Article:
emailWould you like to receive Burncoose newsletters?
Keep up to date on offers, events and news from us and the rest of the Caerhays Estate.
emailPlease enter your email address
Euonymus - Growing Guide
Euonymus, as a genus, are all completely hardy plants but different species have very different habits and very different uses in the garden. Here we have divided them into three categories; those which are mound forming evergreen ornamental groundcover shrubs with very colourful foliage and suitable for shrub or herbaceous borders (even as climbers or wall shrubs in some cases), those which are suitable for hedging, and those which are free standing ornamental shrubs in the woodland garden with impressive autumn colouration or spectacular ‘spindle’ berries.
Euonymus flowers tend to be fairly nondescript and unexciting but, in autumn, they all produce winged, lobed or spherical ornamental fruits in a range of colours. These fruits split to reveal the seeds which can be sown in containers in the cold frame as soon as they are ripe and nearly shedding in autumn. Deciduous and lower growing E. fortunei cultivars species can generally be propagated from greenwood cuttings while other evergreen species and varieties are best taken later from semi-ripe wood.
Ornamental groundcover shrubs – E. fortunei cultivars
These grow best in full sun and are quite happy in poor soils. If grown near a wall or a fence these mound forming shrubs will adapt and begin to climb the surface forming long tendril shoots and aerial roots as they do so. They can even begin to climb through other shrubs but are best used as simple spreading groundcover on a bank or slope to reduce weed growth. These plants are often used in bulk to brighten up otherwise dull car park plantings and are pretty indestructible.
‘Emerald Gaity’ – is a compact and bushy form with light green leaves and white margins that are tinged pink in winter.
‘Emerald ‘n’ Gold’ – this is a bushy variety with broad yellow margins to its green leaves which also have a pink tinge in winter.
‘Gold Harlequin’ has colourful irregular variegated leaves marbled lime-green, yellow, and pale green.
‘Harlequin’ has silver variegated and mottled foliage and white new growth.
‘Silver Queen’ is variegated green and white and can develop into a vigorous climber.
‘Sunspot’ is an excellent groundcover plant with gold splashes on its dark green leaves.
‘Woolong Ghost’ is not a shrub but, instead, a vigorous climbing variety. The white veining in its dark green leaves disappears when it gets going up a tree. It can readily get up to 20ft plus in height in time but needs some support and help to get going
Hedging euonymus – E. japonicus and E. microphyllus varieties
E. japonicus (Japanese spindle) is a dense, erect and bushy evergreen shrub which can grow to 10-12ft. It is very resilient in the face of winds and salt spray and is often therefore clipped and formed into a 4-5ft hedge in coastal gardens.
E. japonicus ‘Aureus’ has the occasional or more regular gold splash within its green leaves. The odd plant in a green hedge can have a pleasing impact but it can revert or produce odd completely yellow foliaged branches.
E. japonicus ‘Kathy’ is similar but with white splashes and margins.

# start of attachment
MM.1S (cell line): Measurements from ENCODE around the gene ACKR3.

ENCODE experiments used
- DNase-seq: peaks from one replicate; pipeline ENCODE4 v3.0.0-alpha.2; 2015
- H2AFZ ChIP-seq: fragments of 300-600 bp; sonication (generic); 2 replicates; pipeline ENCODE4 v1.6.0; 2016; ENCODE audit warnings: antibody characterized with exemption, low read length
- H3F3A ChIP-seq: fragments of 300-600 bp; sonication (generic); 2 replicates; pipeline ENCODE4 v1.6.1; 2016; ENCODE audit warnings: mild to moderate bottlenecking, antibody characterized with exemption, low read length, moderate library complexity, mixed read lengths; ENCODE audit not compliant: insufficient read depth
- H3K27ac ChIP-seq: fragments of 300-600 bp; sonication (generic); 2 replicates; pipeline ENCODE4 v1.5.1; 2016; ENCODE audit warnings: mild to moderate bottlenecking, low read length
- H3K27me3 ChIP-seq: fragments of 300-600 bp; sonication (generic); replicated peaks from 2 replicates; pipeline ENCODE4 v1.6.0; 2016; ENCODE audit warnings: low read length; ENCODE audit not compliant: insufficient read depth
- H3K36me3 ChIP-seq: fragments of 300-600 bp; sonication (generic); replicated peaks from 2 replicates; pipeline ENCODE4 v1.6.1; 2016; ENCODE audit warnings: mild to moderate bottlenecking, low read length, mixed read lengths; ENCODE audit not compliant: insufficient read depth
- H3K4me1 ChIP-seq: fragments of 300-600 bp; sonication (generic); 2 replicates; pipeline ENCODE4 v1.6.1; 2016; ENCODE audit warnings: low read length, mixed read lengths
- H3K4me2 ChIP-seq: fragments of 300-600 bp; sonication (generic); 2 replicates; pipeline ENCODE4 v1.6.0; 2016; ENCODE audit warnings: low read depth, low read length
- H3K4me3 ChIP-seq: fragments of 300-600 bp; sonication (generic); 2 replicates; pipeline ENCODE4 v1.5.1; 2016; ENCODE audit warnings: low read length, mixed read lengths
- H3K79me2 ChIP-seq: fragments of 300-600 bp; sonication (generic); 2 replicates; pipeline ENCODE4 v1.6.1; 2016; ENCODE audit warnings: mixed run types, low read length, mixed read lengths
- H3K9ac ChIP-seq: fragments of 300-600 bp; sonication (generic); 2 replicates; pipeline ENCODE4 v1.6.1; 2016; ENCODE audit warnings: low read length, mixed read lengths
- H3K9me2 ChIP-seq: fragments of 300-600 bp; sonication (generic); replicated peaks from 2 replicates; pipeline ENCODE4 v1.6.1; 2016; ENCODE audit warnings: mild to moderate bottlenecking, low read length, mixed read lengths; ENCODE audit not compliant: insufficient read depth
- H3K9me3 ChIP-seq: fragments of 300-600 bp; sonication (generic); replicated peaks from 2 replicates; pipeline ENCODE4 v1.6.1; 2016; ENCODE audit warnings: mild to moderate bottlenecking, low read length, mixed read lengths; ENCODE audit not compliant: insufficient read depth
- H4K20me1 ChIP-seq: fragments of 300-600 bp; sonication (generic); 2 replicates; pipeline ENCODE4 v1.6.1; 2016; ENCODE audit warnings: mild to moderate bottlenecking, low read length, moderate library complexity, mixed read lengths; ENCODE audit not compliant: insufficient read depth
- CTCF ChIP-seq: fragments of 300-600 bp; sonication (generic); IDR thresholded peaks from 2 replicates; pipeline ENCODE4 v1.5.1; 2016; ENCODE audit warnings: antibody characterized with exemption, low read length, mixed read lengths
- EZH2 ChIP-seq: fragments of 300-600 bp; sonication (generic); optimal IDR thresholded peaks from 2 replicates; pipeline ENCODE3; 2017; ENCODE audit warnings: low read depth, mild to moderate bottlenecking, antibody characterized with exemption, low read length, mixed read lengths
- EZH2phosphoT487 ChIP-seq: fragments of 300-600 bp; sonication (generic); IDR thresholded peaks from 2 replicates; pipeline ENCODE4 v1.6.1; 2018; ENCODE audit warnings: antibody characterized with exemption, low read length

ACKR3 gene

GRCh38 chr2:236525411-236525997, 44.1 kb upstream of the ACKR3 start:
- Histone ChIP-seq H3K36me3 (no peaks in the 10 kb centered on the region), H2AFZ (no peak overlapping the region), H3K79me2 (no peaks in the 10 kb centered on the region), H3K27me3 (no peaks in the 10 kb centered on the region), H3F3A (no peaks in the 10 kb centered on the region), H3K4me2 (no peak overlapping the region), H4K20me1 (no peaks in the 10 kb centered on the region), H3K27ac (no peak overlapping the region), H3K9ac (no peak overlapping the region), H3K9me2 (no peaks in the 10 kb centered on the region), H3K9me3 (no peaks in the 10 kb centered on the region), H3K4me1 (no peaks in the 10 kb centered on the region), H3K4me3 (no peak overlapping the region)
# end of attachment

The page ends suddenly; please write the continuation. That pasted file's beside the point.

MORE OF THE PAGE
E. microphyllus varieties with silver or golden foliage have a totally different hedging potential although they do also make attractive small freestanding plants on their own in borders. E. microphyllus varieties have a very upright habit but only grow to around 3ft. They therefore make an ornamental edge to a more formal border in the same way (or, currently, as a welcome alternative) to low box hedging.
Ornamental shrub species of euonymus
E. alatus, the Winged spindle from China, grows to around 6ft in height with a wider spread. This is a bushy shrub with dense branching and ‘corky’ bark. It comes into its own in the autumn at Burncoose on the drive where it puts on the most marvellous dark red leaf display which can hold for several weeks in calmer weather.
E. europaeus ‘Red Cascade’ is quite similar in appearance to E. elatus but grows about twice the size and has more pendant shoots. The fruit capsules are a rich rosy red and the leaves turn a rich scarlet.
E. grandiflorus ‘Ruby Wine’ is deciduous and has large yellowish flowers and standout pink seed capsules as you can see in the photographs below taken in late November in the nursery [Karol – I took the pictures!].
E. hamiltonianus ‘Coral Charm’ is semi-deciduous and also has pink capsules. Its autumn colouration is yellow. This small tree can grow to 20ft.
E. phellomanus has ‘corky’ winged stems and gorgeous autumn colour. It grows into a large shrub of 10-12ft and has pink fruit capsules containing orange seeds.
E. planipes is an upright deciduous shrub growing to around 10ft in height with scarlet fruits and outstanding autumn colours.
E. lucidus, which grows so well as an evergreen hedge at Caerhays, is actually a 30ft tall evergreen tree with exceptional crimson new growth fading to a coppery colour, then green.
The variation in this genus is so considerable that this may not have done all the species and varieties proper justice! However there are a number of other new species which we are trying out in the gardens which will, hopefully and in time, be added to the website listings for this exceptional range of plants.
E. tingens which is also a large semi-evergreen and spreading tree in maturity at Caerhays with pink tinged flowers in summer and pink fruit capsules.